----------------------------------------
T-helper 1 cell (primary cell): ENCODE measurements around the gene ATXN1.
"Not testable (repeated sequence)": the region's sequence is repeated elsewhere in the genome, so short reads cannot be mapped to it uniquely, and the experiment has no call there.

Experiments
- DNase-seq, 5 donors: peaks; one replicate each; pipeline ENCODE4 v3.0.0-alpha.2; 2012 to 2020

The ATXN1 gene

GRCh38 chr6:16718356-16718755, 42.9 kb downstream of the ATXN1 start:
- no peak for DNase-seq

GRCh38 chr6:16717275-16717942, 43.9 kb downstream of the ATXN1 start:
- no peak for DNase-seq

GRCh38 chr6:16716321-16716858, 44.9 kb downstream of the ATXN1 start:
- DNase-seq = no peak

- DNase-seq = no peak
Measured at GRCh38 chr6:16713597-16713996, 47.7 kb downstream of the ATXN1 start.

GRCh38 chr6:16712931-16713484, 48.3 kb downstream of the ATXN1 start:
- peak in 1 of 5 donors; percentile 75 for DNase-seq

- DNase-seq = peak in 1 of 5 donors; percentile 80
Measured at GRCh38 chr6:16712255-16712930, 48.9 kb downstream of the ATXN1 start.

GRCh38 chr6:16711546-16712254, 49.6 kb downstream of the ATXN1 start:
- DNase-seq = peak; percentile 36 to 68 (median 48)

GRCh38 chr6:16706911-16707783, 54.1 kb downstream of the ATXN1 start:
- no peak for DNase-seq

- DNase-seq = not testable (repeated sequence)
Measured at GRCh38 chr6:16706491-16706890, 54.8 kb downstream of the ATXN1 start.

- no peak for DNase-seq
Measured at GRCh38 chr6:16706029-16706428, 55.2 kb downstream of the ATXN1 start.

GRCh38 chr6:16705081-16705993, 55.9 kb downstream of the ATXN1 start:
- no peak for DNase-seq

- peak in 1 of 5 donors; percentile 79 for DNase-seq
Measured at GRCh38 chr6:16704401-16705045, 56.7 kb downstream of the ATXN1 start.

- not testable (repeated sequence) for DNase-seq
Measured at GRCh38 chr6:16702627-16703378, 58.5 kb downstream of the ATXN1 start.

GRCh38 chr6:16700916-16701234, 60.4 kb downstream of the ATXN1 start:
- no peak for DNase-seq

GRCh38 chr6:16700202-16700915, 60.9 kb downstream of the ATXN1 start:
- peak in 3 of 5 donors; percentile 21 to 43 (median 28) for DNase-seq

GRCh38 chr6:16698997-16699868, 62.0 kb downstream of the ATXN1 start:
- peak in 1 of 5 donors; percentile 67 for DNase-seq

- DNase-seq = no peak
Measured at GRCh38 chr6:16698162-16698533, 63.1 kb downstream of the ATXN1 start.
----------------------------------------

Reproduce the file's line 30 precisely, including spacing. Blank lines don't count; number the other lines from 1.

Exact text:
- not testable (repeated sequence) for DNase-seq